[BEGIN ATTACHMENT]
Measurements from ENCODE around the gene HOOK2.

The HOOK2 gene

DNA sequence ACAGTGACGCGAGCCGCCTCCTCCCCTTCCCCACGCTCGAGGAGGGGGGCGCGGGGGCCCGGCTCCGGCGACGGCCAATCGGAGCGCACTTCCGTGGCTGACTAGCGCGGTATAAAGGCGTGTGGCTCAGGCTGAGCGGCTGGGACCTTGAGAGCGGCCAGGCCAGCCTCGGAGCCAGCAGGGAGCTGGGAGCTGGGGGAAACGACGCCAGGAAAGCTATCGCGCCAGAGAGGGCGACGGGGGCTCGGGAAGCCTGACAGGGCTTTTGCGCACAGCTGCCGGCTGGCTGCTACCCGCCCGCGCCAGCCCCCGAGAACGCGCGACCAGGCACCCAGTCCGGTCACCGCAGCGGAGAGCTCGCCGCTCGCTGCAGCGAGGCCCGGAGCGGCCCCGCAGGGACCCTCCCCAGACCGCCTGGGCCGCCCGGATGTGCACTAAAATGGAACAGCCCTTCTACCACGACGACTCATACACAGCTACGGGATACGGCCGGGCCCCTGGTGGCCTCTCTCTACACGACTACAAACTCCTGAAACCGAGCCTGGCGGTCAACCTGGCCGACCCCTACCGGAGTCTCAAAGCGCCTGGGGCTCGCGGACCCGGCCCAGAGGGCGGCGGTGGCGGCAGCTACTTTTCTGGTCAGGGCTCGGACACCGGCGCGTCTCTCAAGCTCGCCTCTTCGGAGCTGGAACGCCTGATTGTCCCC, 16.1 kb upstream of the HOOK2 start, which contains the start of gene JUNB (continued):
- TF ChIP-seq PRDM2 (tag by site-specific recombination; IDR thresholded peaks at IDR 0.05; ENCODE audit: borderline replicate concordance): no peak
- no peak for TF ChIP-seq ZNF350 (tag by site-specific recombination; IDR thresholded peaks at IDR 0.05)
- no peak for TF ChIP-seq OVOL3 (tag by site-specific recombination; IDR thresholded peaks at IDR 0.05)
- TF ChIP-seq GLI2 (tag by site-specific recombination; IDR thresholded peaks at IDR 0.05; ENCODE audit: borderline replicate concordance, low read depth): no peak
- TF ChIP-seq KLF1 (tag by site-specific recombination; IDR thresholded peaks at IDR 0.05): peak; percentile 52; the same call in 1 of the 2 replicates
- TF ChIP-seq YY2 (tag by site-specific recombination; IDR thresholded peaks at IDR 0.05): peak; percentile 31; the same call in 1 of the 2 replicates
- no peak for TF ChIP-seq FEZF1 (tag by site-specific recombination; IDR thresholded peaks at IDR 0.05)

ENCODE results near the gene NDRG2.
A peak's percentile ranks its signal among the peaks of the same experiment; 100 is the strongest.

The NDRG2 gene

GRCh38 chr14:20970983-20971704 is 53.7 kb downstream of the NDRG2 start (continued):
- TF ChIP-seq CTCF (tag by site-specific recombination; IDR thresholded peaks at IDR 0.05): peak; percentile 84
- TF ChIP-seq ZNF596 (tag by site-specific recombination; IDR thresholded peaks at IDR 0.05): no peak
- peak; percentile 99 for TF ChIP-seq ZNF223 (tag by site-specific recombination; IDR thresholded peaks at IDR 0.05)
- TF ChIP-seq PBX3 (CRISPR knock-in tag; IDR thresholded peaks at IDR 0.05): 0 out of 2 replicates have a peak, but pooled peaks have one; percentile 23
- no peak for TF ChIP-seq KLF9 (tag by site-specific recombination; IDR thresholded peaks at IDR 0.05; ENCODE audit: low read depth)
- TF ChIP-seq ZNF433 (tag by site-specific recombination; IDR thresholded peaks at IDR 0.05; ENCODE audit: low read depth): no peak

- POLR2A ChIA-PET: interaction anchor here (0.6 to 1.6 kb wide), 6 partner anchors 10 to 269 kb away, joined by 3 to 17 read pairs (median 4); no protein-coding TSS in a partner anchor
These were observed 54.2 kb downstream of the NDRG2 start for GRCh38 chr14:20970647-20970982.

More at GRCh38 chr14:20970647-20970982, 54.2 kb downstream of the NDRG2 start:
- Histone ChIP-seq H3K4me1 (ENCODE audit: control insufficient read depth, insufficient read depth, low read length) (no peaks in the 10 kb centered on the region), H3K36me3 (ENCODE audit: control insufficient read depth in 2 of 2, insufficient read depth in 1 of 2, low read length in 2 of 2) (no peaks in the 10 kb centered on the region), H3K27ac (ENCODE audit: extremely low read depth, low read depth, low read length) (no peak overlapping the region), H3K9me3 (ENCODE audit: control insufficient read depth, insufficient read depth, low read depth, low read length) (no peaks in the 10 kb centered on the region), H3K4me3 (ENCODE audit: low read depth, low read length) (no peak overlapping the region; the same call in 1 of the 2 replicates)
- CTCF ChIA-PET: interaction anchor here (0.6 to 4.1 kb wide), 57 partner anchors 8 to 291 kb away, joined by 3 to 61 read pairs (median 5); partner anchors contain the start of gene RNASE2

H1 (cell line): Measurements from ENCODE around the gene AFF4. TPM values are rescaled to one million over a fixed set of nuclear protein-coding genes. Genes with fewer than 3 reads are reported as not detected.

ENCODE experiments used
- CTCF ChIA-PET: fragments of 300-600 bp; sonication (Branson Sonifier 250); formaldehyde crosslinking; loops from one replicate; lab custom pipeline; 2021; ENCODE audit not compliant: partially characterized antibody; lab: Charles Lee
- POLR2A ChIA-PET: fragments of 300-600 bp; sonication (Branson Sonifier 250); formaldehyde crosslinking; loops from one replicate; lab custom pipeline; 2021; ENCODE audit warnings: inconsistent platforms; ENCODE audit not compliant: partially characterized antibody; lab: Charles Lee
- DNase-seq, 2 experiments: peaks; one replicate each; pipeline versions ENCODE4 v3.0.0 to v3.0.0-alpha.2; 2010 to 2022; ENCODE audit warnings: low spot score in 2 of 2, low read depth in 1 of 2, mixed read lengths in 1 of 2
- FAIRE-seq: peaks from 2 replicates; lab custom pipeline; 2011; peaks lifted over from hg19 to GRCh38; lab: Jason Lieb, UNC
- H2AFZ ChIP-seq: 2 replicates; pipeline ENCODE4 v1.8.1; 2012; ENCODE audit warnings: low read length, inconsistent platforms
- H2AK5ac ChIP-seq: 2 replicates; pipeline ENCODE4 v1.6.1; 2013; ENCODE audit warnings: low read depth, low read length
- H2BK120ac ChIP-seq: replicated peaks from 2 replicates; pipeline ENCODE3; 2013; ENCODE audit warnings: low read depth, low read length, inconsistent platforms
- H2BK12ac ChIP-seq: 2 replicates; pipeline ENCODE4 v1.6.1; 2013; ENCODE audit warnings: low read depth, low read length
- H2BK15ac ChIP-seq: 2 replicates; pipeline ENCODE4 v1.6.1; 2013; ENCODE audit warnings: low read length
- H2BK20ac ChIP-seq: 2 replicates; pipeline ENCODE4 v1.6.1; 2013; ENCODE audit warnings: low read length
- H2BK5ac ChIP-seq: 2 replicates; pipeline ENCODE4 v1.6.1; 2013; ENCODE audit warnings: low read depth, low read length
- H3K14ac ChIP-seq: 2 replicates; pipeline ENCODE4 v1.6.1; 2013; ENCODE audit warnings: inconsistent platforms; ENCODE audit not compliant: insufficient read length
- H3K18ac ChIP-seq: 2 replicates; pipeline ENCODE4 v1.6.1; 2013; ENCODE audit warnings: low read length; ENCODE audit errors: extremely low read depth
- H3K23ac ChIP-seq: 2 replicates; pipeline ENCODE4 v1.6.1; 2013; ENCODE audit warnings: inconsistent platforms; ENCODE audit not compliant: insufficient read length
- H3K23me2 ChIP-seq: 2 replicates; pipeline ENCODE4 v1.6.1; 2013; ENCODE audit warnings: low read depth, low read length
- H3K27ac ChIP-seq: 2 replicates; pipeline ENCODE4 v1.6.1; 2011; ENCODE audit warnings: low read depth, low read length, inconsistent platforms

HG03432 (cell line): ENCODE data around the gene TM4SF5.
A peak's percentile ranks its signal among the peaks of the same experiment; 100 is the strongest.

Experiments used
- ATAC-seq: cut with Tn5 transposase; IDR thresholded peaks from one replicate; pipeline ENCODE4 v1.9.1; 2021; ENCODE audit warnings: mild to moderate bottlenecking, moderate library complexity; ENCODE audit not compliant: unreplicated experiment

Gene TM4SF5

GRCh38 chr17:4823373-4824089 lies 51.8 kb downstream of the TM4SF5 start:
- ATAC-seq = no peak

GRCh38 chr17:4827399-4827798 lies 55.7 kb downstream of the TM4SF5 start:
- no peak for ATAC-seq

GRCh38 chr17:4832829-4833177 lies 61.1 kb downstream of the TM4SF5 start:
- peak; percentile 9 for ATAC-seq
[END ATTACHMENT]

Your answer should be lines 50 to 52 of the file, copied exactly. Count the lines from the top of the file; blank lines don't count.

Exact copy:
- ATAC-seq = no peak

GRCh38 chr17:4827399-4827798 lies 55.7 kb downstream of the TM4SF5 start:
- no peak for ATAC-seq